Steps to Become a Vegan and Tips to Follow

The vegan diet is based on plant proteins only, and omitting animal products. There are some negative beliefs about not eating animal products, based on the thought that you won’t get enough proteins or certain vitamins. The truth is, it is entirely possible to eat and be healthy this way. It just takes some knowledge, and careful planning.

This article will help you understand the rules, and what vitamins, minerals, and essential amino acids are important to your body. You will also learn things that you need to watch out for.

How to Become Vegan

Starting a vegan diet can be tricky. You will want to know what not to eat, and the best foods to eat to get the most nutrition. The main dietary rule with vegans is to avoid: 

  • Meat
  • Poultry
  • Fish
  • Animal milks (cow and goat)
  • Cheese made from animal milk
  • Eggs
  • Honey
  • Lard (Animal fat)
  • Artificial flavorings and colorings unless specified “vegan”
  • Gelatin

Also avoid:

  • Cosmetics made with animal fats
  • Soaps made with animal fats

Now that you know what vegans avoid, here are the steps on how to become vegan and safely ensure that you get all the foods you do need:

1. Try Going Vegetarian First

Before you just jump into a total animal product free diet, try going vegan first. To do this, you will just eliminate meat from your diet. Still, include things like; milk, cheese, eggs, and even fish (pescatarian). In this way, you don’t throw your body into total shock. Then, you can slowly trade one animal product for plant based items that contain the same nutrients. Vegan diet includes:

  • nuts and seeds
  • grains
  • legumes
  • fruits
  • vegetables
  • gourds

 2. Keep a Food Diary

When you start your vegan diet, write what you need from the list above. write all the plant based sources (we will give you some in the next section, but do further research on more things that contain all the needed nutrients), then journal the foods you eat each day. Go over your diary and make sure you are getting something from each needed food group.

3. Let Your Doctor Know

It is important to let your doctor know that you are thinking of going on a vegan diet. This is especially important if you have any health conditions that may be affected. You may need some baseline testing for things like; vitamin B12 levels, iron, and BMI (Body Mass Index). Some people, as a matter of fact, most people that go on a vegan diet do lose some weight in the beginning.

4. Read Food Labels 

Many animal products may be hiding in packaged and processed foods. If you are going to be on a very strict vegan diet, you need to know where these things are hiding. Animal products that may be used in processing foods include; L-cysteine (bagels, breads -derived from feathers/hair), gelatin (animal collagen), casein (milk protein), bone char (sugar), lard (animal fat in refried beans), castoreum (beaver pheromone in vanilla flavoring).

You will also want to read food labels to make sure they include the nutrients you need. With a vegan diet, you will want to avoid empty calories and make every bite count for your daily needs.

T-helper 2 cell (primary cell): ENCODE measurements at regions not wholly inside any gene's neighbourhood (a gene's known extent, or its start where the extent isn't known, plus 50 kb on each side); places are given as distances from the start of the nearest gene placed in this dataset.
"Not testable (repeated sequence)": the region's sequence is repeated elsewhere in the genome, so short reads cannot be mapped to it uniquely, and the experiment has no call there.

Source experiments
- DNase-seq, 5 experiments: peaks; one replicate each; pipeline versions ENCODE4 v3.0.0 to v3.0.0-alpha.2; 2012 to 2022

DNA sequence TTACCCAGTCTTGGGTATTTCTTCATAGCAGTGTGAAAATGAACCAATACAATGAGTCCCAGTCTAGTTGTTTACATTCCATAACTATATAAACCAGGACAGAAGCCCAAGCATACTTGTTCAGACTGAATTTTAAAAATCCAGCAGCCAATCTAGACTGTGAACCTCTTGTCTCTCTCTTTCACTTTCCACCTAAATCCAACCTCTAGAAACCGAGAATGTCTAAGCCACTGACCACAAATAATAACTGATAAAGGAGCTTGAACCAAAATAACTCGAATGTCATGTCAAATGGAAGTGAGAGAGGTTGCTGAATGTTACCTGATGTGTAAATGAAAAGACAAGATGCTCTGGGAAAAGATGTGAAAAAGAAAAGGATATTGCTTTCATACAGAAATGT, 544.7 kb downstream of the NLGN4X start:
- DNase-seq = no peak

5. Try New Foods

This can be a really fun and interesting part of “how to become vegan.” Trying new things may be hard on your taste buds at first, but you can develop a taste for any new foods that you try after eating them a few times. 

Meeting Your Dietary Needs

Every little bit of information on foods to eat as a vegan helps. The list below includes the necessary amino acids to form complete proteins, and sources of other nutrients you may need. While this list is not complete, it will help you get a good start: 

9 Essential Amino Acids/Proteins

The complete proteins that you get from eating meat and animal products are actually made up of 9 building blocks for proteins, or amino acids. You can get all 9 amino acids needed to build protein from these sources:

  • Lysine - Tofu, beans, lentils, almonds, and brewer’s yeast.
  • Leucine - Enriched grains, cereal, nuts, seeds, fruits, and vegetables. 
  • Histidine - Sprouts, beets, endive, cucumbers, potatoes, garlic, spinach, and carrots.
  • Methionine - Sunflower seeds, sunbutter, oatmeal, and nuts. 
  • Tryptophan - Pumpkin, walnuts, mushrooms, cucumber, potato, soy, and wheat. 
  • Isoleucine - Soy, and beans.
  • Valine - Mushrooms, beans, whole grains, seeds, and nuts.
  • Threonine - Lentils, seeds, beans, and nuts.
  • Phenylalanine - Sprouted grains, tofu, miso, and nuts.

Vitamin B12

Many sources will say that you cannot get vitamin B12 in a plant based diet. There actually are a few sources, or you could supplement, if needed. Here are some sources of vitamin B12:

  • Nutritional Yeast
  • Soy Products
  • Fortified Grains
  • Rice


Zinc can be an issue with vegetarian and vegan diets. Meat and animal products are rich in zinc, but this mineral can be taken in supplements or by eating increased amounts of certain things like:

  • Wheat Germ
  • Nuts
  • Oats
  • Nutritional Yeast


Cutting dairy may make it harder to get the calcium you need, but not impossible. There are some plant based foods that contain smaller amounts of calcium, you just need to eat extra of these things each day:

  • Leafy Greens
  • Broccoli
  • Tofu
  • Fortified Soy Products


This is one of the bigger subjects that gets addressed with vegans and vegetarians. When learning how to become vegan, it is common to forget iron containing foods. Be sure to include some:

  • Pumpkin Seeds
  • Fortified Grains
  • Nuts
  • Collard Greens
  • Spinach